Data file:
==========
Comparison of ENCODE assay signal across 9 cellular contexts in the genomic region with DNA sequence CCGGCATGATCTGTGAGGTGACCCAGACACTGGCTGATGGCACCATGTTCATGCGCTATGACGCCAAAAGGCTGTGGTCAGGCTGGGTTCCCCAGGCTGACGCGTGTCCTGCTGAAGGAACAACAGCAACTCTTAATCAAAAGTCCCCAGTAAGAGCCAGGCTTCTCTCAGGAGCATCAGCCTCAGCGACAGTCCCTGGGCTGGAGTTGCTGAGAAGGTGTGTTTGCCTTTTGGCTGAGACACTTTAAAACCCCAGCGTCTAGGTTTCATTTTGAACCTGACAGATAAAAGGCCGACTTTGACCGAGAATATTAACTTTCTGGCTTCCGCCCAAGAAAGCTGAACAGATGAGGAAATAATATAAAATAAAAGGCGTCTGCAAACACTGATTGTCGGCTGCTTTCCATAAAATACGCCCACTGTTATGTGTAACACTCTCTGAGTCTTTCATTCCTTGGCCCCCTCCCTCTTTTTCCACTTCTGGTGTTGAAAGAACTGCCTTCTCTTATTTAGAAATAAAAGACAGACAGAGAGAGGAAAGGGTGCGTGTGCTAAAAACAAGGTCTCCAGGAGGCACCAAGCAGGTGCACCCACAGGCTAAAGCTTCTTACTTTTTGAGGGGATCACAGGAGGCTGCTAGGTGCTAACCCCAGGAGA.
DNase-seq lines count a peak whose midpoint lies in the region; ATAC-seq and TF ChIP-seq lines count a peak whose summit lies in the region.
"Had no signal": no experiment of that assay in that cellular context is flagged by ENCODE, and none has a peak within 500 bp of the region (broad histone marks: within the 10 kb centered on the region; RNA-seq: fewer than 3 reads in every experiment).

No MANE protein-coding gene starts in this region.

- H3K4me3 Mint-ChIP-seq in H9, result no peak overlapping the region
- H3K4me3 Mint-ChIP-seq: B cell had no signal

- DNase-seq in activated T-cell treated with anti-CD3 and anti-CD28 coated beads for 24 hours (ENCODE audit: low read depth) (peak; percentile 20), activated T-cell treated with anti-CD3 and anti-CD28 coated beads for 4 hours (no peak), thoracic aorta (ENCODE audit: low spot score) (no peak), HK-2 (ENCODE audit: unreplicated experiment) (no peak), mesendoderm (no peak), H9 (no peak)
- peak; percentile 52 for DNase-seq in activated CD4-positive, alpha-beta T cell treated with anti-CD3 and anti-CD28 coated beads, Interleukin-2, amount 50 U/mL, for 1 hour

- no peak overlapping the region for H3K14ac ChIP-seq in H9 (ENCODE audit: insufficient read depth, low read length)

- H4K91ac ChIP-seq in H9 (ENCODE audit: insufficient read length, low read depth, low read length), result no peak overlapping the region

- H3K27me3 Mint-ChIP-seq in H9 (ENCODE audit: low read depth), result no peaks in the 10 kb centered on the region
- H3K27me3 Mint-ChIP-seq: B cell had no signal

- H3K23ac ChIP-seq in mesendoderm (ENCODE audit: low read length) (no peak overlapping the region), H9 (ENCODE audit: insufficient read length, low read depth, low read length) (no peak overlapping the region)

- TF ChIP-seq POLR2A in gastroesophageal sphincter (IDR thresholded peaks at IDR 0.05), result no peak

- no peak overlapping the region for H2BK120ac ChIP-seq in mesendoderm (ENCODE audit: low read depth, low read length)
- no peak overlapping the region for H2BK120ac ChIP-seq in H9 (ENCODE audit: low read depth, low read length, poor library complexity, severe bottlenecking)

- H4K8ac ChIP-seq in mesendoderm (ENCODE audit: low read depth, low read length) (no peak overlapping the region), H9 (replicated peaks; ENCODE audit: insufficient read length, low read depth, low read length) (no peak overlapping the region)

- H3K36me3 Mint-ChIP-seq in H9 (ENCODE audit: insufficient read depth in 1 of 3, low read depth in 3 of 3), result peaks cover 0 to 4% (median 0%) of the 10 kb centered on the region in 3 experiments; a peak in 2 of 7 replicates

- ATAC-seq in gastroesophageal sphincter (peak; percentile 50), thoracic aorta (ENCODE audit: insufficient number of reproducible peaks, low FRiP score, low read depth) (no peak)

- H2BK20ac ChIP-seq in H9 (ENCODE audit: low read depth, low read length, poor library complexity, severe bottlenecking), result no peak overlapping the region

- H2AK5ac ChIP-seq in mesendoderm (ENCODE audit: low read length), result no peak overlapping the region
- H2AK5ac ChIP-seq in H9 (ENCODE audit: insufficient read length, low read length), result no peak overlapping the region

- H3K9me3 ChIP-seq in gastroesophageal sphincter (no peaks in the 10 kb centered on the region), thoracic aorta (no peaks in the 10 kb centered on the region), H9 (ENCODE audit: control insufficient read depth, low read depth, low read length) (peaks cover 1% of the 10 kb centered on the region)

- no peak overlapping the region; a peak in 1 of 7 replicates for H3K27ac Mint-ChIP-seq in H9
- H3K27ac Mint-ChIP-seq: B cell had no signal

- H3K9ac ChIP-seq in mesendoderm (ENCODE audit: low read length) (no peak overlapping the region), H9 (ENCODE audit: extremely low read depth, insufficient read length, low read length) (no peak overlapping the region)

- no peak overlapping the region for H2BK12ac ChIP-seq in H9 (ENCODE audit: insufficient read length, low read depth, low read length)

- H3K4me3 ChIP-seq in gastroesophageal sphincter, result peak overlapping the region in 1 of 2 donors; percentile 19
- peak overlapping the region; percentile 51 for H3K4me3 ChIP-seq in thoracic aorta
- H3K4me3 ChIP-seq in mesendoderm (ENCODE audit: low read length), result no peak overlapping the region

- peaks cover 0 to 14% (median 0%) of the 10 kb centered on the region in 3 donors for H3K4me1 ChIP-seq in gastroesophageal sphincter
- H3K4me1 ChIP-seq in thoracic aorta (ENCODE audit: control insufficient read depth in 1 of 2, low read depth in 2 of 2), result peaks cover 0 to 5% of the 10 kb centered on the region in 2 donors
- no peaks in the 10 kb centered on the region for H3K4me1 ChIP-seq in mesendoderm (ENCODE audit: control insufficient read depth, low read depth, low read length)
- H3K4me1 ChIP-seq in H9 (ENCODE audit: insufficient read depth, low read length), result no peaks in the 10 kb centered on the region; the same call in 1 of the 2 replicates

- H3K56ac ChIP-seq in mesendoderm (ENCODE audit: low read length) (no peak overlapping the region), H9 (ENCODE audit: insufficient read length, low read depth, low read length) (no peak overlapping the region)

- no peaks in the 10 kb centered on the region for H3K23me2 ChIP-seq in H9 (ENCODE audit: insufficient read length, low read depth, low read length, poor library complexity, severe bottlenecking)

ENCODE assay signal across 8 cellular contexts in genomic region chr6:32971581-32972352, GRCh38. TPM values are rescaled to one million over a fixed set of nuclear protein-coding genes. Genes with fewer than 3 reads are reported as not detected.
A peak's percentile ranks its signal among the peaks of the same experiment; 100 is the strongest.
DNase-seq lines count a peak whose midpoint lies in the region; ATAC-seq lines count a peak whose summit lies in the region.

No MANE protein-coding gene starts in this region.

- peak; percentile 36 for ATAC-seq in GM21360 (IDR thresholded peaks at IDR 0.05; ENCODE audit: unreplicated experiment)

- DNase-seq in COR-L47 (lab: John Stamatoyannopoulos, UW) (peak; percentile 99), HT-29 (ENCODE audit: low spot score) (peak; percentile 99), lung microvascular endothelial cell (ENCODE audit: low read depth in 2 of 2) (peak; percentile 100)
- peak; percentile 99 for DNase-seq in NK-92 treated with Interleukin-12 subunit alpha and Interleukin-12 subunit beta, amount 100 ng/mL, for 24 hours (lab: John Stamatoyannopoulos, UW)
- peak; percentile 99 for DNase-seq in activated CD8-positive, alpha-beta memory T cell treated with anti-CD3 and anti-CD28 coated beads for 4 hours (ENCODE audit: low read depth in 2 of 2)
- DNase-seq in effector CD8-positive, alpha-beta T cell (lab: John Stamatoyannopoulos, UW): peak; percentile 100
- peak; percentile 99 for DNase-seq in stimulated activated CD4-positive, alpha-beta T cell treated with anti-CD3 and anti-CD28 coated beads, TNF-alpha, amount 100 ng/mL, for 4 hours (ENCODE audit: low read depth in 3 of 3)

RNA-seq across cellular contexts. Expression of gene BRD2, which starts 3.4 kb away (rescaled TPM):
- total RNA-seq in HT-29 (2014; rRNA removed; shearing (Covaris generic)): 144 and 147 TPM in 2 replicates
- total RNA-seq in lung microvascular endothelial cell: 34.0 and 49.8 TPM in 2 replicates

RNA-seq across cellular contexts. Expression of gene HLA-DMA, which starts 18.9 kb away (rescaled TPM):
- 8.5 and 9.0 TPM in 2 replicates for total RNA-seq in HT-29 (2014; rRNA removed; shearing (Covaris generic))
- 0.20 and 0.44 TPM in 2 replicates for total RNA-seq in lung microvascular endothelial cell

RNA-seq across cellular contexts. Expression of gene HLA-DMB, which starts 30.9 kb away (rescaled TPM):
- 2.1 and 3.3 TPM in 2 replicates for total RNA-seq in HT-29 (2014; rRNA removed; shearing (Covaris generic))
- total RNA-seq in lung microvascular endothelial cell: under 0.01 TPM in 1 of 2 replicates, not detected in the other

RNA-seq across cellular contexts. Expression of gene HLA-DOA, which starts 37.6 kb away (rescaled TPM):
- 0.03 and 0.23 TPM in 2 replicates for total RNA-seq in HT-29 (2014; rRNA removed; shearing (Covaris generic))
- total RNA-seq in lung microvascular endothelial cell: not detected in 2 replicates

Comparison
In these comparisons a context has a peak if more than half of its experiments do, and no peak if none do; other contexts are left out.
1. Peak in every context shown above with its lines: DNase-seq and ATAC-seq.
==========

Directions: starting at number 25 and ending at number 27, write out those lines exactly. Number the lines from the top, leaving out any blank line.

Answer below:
- H3K27ac Mint-ChIP-seq: B cell had no signal

- H3K9ac ChIP-seq in mesendoderm (ENCODE audit: low read length) (no peak overlapping the region), H9 (ENCODE audit: extremely low read depth, insufficient read length, low read length) (no peak overlapping the region)

- no peak overlapping the region for H2BK12ac ChIP-seq in H9 (ENCODE audit: insufficient read length, low read depth, low read length)